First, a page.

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EPA Decision May Clean Up Plans for Florida Power Plant



February 18, 2009

Seminole Electric may have to clean up its plans for a coal power plant near Jacksonville, Florida. In what environmental groups are calling a major reversal of the Bush administration's policies, the new head of the Environmental Protection Agency, Lisa Jackson, says she will reconsider regulation of carbon dioxide under the Clean Air Act because of its effect on global warming. Environmental groups had petitioned for such reconsideration.

David Guest, managing attorney for Earthjustice, says this is also a vindication of their lawsuit that appealed the permit for the Seminole plant, based on a lack of sufficient pollution controls.

"This unplugs the midnight Bush administration effort to thwart regulation of carbon dioxide coming from coal plants and other sources. That has huge implications for Florida."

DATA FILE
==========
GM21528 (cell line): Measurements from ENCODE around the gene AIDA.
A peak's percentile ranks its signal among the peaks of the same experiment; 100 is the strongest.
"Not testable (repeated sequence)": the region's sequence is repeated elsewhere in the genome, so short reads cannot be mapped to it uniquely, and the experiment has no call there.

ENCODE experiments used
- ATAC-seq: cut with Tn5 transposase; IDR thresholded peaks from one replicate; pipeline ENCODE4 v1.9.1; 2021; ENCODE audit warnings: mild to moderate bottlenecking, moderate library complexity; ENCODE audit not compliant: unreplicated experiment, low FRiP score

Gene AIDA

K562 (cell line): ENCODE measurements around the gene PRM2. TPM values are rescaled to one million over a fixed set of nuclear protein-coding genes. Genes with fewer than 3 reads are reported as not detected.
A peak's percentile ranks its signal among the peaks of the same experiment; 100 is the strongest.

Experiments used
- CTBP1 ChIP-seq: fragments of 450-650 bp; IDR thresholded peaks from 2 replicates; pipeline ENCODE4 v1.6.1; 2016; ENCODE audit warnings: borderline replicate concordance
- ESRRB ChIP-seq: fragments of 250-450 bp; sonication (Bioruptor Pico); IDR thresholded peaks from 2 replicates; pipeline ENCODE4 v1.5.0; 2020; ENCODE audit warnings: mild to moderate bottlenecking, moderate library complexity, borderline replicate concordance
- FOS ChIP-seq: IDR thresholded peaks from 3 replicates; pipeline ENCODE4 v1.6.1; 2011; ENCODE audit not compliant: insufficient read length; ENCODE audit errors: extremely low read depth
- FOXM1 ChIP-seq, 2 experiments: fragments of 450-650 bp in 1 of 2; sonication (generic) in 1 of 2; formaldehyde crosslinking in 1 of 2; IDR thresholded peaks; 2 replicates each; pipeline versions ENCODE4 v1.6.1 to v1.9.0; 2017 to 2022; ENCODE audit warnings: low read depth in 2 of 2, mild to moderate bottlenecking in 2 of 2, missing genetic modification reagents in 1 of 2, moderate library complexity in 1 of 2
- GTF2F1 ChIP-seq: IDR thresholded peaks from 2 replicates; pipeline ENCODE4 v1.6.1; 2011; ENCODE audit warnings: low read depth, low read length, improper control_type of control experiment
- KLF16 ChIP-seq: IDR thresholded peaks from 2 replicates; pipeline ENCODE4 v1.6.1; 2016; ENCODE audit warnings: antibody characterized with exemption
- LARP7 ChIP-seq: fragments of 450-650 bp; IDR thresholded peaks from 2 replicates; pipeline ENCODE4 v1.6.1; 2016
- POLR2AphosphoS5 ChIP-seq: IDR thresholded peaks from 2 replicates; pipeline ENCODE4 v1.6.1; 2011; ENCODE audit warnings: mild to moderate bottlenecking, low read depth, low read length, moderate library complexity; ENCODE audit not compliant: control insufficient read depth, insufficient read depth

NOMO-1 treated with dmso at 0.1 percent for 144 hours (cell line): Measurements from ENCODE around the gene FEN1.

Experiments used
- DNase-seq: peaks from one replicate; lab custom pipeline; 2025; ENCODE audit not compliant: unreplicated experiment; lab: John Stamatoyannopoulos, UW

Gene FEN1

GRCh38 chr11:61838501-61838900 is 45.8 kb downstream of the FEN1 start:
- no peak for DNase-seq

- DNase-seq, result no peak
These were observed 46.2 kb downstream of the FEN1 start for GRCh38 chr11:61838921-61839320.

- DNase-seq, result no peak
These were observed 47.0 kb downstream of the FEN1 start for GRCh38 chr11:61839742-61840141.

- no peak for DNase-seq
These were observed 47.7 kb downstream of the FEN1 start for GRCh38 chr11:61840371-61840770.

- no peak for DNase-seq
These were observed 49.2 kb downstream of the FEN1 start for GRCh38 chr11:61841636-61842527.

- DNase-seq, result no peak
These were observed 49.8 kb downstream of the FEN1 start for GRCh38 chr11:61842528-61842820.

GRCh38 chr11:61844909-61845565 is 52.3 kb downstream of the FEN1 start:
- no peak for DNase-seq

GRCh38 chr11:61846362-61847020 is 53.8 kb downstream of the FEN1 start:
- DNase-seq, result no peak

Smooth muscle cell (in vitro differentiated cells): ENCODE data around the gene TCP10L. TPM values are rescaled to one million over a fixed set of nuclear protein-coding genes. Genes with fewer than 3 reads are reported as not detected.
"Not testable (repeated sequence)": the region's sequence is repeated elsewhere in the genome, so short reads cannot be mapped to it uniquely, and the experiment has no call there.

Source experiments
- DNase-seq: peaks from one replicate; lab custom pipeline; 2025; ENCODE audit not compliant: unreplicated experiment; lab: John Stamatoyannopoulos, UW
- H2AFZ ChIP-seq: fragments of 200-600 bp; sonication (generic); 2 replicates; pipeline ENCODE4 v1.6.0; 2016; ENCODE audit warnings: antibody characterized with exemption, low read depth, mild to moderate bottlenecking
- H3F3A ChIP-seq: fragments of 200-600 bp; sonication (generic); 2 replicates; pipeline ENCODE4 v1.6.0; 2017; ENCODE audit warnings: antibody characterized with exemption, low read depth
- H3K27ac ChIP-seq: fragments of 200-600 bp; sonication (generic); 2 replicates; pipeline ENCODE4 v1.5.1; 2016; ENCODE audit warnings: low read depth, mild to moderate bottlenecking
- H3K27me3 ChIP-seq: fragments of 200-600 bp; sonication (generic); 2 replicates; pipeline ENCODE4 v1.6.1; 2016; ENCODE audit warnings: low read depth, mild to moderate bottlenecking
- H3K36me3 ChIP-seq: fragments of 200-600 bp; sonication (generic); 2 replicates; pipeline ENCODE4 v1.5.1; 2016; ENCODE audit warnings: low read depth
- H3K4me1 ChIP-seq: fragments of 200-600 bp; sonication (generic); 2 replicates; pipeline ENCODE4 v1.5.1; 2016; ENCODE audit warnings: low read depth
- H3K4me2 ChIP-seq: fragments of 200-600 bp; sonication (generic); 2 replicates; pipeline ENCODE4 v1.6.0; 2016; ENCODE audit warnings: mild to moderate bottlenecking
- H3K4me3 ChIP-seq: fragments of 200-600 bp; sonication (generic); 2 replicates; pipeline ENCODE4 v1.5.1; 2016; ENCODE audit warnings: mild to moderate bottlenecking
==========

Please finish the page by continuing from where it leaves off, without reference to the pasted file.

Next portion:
Guest says coal soot causes asthma and other respiratory ailments, and charges that the company is not planning to use the best available technology for pollution control, or the best grade of coal. He says the Florida Department of Environmental Protection has already granted Seminole Electric exemption from the state's filtration policies, because the company said the coal they use would 'muck up' a filtration system.

"It's a little shocking that DEP will exempt them from the filtration requirement because they use such filthy coal. Those are the kinds of things that have to change when you regulate carbon dioxide."

Guest says regulating carbon dioxide is the first step in reducing greenhouse gas emissions that contribute to global warming. He says Florida's governor has been a leader in global warming efforts, and he hopes this gives him a new incentive.

"Now is the time when Governor Charlie Crist can take a hard look at the Seminole Electric permit and say, 'Well, maybe this thing needs to be taken back and looked at again, because the Clean Air Act does regulate carbon dioxide.'"

Seminole Electric argues that the power plant is needed to generate electricity for 10 distribution
stations, and that the permit is the result of a lengthy court battle already carried out.

Gina Presson , Public News Service - FL
 

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